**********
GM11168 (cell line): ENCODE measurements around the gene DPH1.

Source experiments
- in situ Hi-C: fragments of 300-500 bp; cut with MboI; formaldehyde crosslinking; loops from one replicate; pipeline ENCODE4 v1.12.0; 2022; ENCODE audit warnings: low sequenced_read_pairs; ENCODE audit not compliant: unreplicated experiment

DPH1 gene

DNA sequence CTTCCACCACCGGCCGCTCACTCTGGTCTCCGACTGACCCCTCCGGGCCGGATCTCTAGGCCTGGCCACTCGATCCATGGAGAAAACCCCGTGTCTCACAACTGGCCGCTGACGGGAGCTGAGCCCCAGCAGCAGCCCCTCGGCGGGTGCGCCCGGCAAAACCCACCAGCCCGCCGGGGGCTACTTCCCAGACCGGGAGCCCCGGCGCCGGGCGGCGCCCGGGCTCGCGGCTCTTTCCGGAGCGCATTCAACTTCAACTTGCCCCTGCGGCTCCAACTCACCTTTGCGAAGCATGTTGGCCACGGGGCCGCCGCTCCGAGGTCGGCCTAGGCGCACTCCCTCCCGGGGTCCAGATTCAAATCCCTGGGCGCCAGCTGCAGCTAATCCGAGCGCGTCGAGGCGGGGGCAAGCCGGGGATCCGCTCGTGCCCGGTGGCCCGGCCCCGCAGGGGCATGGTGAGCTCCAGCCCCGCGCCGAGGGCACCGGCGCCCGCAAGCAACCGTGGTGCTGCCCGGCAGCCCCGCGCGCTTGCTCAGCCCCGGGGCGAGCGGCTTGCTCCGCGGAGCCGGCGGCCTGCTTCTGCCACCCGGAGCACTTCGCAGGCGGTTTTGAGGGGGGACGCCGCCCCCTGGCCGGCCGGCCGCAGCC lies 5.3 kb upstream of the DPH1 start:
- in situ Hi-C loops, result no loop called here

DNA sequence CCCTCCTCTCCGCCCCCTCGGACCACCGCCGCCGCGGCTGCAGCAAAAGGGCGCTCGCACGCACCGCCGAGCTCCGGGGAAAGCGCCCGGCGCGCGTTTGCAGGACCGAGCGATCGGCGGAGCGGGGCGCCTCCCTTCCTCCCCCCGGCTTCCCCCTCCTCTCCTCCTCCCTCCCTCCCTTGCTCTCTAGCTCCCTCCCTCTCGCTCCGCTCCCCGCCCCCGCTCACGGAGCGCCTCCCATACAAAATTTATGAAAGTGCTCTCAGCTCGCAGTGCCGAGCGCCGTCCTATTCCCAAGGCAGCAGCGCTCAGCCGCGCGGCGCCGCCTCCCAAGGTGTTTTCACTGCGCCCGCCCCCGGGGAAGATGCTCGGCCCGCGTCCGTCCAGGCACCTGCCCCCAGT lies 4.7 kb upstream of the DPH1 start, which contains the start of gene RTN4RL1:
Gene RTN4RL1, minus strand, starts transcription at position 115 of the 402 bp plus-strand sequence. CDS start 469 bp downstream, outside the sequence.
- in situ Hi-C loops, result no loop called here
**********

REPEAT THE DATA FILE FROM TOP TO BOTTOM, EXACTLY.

GM11168 (cell line): ENCODE measurements around the gene DPH1.

Source experiments
- in situ Hi-C: fragments of 300-500 bp; cut with MboI; formaldehyde crosslinking; loops from one replicate; pipeline ENCODE4 v1.12.0; 2022; ENCODE audit warnings: low sequenced_read_pairs; ENCODE audit not compliant: unreplicated experiment

DPH1 gene

DNA sequence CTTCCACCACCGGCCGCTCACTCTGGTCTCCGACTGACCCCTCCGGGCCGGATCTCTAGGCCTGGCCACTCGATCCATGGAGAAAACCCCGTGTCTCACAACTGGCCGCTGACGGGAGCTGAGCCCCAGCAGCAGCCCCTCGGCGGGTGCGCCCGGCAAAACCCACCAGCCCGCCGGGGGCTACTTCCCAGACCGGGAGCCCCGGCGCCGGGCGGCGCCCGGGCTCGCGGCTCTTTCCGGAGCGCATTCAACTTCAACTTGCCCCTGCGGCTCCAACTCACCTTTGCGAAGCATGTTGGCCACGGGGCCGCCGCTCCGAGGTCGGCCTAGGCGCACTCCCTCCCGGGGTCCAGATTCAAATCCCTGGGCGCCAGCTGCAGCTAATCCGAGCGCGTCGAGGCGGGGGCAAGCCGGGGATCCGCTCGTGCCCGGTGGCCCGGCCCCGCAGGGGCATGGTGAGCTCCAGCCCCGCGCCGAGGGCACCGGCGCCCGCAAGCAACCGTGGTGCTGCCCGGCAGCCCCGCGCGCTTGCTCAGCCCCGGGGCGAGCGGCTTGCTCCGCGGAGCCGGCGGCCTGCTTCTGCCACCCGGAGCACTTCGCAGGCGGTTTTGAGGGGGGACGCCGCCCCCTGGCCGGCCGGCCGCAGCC lies 5.3 kb upstream of the DPH1 start:
- in situ Hi-C loops, result no loop called here

DNA sequence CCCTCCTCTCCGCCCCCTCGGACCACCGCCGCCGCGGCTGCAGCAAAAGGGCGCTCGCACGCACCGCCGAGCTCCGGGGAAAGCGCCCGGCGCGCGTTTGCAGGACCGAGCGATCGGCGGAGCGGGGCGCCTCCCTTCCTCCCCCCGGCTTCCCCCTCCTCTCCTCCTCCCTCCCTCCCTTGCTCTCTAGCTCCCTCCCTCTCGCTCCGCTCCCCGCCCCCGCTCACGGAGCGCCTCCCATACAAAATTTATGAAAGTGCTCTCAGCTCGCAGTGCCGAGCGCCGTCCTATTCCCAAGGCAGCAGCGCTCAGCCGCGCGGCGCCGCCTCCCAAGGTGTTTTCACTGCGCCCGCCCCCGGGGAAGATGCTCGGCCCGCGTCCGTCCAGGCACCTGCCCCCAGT lies 4.7 kb upstream of the DPH1 start, which contains the start of gene RTN4RL1:
Gene RTN4RL1, minus strand, starts transcription at position 115 of the 402 bp plus-strand sequence. CDS start 469 bp downstream, outside the sequence.
- in situ Hi-C loops, result no loop called here